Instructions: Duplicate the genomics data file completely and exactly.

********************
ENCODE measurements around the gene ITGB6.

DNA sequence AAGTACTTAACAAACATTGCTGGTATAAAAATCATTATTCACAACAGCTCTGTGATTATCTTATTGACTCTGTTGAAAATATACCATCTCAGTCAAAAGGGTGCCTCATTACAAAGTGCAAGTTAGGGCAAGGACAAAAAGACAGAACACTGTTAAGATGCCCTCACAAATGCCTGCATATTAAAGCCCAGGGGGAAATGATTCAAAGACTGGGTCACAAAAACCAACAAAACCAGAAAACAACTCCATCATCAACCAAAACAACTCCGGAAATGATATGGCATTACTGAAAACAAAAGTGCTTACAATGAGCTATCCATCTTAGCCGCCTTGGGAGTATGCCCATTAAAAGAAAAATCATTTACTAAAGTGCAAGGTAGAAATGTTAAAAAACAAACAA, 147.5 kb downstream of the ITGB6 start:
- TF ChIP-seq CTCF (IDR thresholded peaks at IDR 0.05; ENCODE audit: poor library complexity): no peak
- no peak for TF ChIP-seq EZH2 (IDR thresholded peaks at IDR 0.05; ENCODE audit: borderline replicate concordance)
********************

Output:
ENCODE measurements around the gene ITGB6.

DNA sequence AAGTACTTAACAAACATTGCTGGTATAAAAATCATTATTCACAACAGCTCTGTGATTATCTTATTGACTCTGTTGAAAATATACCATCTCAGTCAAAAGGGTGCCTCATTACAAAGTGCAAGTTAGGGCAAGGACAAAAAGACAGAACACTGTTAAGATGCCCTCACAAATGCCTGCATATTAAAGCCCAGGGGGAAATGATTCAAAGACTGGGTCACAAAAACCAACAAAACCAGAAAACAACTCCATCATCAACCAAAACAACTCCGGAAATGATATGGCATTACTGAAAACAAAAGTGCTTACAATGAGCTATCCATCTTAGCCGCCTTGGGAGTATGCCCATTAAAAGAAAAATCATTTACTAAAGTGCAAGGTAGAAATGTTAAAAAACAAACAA, 147.5 kb downstream of the ITGB6 start:
- TF ChIP-seq CTCF (IDR thresholded peaks at IDR 0.05; ENCODE audit: poor library complexity): no peak
- no peak for TF ChIP-seq EZH2 (IDR thresholded peaks at IDR 0.05; ENCODE audit: borderline replicate concordance)